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Sneaky Mould: 4 Surprising Places Where Mould Loves To Hide

Posted by on 10:16 am in Uncategorized | 0 comments

The majority of homeowners understand the risk of mould developing behind and on drywall after a huge rainstorm comes in and floods the basement or after a plumbing pipe busts. However, mould can be sneakier than that and hide in a number of places that you probably would have never thought of. Mould needs a damp environment in order to thrive. Here are four unexpected areas in the home where a mould inspection needs to be done: Brick Chimneys The crevices of your brick chimney collects a lot of dirt, water and other debris. Eventually, the chimney caps will become rusted and the flashing may come loose. This allows snow and rain to enter into the home, which encourages the growth of mould. You can combat this by making sure that all flashing is secure and chimney caps are replaced before they get too rusty. A chimney cleaning is also crucial because this will remove any mould that has started to grow while also removing dangerous creosote buildup. Refrigerator Drip Pans You probably don’t give much attention to the drip pans of your refrigerator, but this is an area that could be housing mould. This is because the drip pans collect food spills and moisture, which creates the absolutely ideal environment for mould. When you conduct your annual spring clean, it is crucial that you clean your drip pans. Use white vinegar or a mixture of hydrogen peroxide and water. Don’t forget to wipe clean the floor directly beneath the drip pan. Infrequently Used Dishes Believe it or not, semi-wet dishes that you store in your cabinets can create the perfect environment for the growth of mould. If you use these dishes on a regular basis, then you may not have an issue. However, if you don’t use them except for large family gatherings or holidays, then you may find some mould on them the next time you take them down. If you find mouldy dishes, get them in the dishwasher immediately. Use a vinegar and water solution to wipe down the cabinets. This time and for any future uses of these dishes, make sure you dry them thoroughly before you put them back into the cabinets. Front-Loading Washing Machines There is a gasket around the door of these washing machines and it is almost always wet. One of the primary reasons for this is because the door remains closed even when the washing machine is not being used. This damp environment is ideal for the growth of mould. To help prevent the growth of mould in your washing machine, you should always have a dry rag handy to wipe the glass and gasket dry before closing the door. If you ever see mould, you can run an empty load with hot water and bleach to kill the fungi. Whether you have mould in the home from a flood or something else entirely, it’s important that the mould be removed...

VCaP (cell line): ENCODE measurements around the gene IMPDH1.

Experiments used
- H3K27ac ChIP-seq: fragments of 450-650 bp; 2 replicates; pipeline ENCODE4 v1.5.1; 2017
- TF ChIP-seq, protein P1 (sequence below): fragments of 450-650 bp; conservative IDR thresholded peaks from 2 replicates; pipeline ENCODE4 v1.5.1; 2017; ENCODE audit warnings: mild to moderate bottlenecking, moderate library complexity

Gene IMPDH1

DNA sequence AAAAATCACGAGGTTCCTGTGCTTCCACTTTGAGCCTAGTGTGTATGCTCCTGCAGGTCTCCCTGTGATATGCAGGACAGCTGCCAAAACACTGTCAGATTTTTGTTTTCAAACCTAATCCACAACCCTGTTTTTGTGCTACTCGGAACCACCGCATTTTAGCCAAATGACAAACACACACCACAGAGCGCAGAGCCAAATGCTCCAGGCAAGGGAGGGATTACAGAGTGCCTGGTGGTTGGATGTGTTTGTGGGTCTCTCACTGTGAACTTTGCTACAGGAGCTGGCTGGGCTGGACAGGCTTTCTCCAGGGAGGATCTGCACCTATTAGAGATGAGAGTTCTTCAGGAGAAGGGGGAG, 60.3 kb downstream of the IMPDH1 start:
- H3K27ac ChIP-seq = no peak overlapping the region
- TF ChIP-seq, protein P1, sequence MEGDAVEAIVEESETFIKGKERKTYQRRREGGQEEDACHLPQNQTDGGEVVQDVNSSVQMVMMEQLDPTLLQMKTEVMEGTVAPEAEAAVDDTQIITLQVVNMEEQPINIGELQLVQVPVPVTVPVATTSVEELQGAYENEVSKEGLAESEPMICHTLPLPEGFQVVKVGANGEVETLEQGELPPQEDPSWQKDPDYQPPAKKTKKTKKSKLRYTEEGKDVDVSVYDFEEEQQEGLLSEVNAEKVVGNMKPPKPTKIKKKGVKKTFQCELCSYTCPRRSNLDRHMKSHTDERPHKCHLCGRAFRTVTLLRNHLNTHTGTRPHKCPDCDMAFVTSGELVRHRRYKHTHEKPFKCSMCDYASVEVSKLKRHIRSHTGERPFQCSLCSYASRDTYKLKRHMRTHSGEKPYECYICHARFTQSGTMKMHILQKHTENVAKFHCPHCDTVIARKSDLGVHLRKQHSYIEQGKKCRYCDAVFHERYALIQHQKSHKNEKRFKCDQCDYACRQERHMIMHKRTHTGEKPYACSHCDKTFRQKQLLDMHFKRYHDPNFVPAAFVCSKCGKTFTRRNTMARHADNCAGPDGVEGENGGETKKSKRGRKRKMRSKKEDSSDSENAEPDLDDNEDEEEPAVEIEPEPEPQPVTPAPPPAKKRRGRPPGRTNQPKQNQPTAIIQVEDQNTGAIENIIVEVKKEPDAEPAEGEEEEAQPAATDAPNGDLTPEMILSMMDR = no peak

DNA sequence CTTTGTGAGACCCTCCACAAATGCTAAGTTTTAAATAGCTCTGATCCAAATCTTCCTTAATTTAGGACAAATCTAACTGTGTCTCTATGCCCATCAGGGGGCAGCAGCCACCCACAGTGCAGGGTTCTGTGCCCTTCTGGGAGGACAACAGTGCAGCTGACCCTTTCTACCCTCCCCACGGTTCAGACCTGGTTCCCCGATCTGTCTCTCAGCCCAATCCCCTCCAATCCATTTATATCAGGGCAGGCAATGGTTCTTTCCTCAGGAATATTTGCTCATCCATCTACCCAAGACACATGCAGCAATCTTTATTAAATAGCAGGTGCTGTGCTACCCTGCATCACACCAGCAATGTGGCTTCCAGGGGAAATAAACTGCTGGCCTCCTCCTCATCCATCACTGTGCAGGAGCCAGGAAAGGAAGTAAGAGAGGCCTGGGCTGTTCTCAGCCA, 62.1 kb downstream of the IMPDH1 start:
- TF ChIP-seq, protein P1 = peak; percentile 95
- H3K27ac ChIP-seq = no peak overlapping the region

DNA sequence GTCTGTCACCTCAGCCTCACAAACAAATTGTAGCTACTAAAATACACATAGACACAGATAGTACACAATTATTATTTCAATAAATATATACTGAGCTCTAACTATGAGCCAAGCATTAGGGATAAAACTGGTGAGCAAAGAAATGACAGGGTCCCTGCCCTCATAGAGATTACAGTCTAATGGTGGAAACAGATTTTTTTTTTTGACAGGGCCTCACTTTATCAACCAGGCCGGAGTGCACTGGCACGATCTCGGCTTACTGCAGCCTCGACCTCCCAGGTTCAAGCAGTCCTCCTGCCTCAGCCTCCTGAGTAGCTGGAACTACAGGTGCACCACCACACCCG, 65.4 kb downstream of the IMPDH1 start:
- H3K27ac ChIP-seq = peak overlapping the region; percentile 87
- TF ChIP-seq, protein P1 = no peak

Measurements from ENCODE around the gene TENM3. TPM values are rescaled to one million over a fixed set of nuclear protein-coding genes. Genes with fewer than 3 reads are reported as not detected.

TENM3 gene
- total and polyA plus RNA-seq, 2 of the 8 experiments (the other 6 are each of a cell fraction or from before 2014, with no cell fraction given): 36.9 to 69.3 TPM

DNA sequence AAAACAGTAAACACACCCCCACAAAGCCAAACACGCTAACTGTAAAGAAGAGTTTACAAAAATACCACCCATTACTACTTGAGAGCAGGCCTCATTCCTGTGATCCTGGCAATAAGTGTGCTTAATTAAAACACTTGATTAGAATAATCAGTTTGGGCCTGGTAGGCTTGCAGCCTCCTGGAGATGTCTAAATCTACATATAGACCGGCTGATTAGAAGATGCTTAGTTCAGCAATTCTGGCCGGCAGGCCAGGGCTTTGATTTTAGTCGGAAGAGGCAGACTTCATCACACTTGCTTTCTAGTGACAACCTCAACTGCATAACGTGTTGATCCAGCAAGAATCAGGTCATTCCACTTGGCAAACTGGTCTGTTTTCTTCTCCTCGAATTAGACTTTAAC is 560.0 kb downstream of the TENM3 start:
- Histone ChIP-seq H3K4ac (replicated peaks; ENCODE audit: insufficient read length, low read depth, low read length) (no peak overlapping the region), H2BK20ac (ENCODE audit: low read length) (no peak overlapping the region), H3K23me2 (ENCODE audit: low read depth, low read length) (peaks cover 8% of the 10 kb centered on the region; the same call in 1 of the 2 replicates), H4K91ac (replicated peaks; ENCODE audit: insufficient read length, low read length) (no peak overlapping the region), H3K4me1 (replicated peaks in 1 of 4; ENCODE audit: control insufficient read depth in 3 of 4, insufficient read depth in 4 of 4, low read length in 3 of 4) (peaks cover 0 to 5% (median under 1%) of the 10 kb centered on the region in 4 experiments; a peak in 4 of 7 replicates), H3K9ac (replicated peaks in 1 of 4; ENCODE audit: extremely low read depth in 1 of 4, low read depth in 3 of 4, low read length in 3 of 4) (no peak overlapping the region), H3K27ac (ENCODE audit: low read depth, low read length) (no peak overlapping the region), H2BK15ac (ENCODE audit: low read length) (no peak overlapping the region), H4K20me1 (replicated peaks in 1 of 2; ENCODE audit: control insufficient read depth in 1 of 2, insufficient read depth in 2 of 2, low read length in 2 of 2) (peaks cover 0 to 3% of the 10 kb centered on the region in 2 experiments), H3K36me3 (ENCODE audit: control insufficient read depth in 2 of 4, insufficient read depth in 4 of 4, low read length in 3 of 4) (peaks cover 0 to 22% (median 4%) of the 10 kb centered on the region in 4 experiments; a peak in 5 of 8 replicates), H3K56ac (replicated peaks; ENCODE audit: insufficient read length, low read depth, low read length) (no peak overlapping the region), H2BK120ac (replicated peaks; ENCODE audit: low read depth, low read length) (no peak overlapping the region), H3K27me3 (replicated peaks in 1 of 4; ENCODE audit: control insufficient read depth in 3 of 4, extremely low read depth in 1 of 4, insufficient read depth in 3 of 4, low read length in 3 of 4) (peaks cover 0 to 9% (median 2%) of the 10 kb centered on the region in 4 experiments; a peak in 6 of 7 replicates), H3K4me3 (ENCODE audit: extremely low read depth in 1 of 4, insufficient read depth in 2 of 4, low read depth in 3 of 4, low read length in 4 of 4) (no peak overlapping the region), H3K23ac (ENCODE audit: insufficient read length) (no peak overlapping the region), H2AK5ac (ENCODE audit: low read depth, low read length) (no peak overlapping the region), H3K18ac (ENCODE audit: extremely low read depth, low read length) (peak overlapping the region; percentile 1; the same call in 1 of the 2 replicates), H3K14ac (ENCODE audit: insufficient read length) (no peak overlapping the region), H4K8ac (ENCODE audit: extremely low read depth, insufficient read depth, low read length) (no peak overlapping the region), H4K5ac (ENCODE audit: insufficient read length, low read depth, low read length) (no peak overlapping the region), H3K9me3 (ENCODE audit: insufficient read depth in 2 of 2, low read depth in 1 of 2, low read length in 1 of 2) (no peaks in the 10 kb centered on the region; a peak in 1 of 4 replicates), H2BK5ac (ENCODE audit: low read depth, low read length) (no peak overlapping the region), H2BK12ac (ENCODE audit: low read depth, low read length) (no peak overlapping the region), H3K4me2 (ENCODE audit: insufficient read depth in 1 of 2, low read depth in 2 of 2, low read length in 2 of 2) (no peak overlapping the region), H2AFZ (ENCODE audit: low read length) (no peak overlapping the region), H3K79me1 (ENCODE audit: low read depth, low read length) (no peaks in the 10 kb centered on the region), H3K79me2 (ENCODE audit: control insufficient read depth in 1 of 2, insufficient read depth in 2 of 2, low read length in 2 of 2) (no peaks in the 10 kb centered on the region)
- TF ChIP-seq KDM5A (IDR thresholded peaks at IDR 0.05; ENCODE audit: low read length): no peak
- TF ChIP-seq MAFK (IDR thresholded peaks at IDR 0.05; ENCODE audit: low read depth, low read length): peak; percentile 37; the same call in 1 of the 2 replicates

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Fixing Your Basement After A Flood

Posted by on 11:38 pm in Uncategorized | 0 comments

If you have sustained significant water build up in your basement after a flood, you will need to work quickly in order to salvage your belongings. Leaving flood water to sit can cause damage to the structure of the building, so it will need to be removed as fast as you possibly can. Here are some instructions you can use to remove flood water and get your basement back to a livable condition. Grab And Go When you look at the room for the first time after it has been flooded, you will most likely be shocked at the amount of water that can be floating in the area. Grab whatever items you think can be saved and place them outside away from any moisture. Turn large pieces of furniture upside-down so that any water inside will have a chance to drain. Remove All Water Turn off the power supply to your basement so you do not risk injury when working to remove the water. If you have an alternate power source that can be used, such as a car adapter with an extension cord, this will allow you to use a water pump to remove the water quickly. If you do not have a power source, recruit some friends to help you remove the water from your basement with the use of buckets. Make sure everyone is wearing gloves, boots and waterproof clothing to help lessen the risk of exposure to mold spores and bacteria. When taking the buckets out of the home, make sure they are dumped out far enough away from the sides of your home so it will not gain re-entry. After you have removed as much water as you possibly can using a pump or buckets, dry up any existing puddles with towels.  Drying Your Basement Drying time will most likely take several days since there was so much moisture in the room. Open up all windows and doors so you will be able to get a cross-ventilating air flow throughout the room. When power is restored, use area fans and dehumidifiers to help dry the rest of the room. Carpeting and drywall that has been saturated from the flood water should be removed, as they are known to harbor mildew and mold spores.  Cleaning The Basement When everything seems to finally be dry, clean every surface that was touched by flood water. This can be done with a 50/50 mixture of bleach and water. Spray it everywhere and allow it to sit for ten to fifteen minutes before wiping it off. This will help to kill any bacteria that may have been left behind. Afterwards, use a mold and mildew cleaner to help keep spores from growing harmful substances in your basement. Click here to learn more from a go to...

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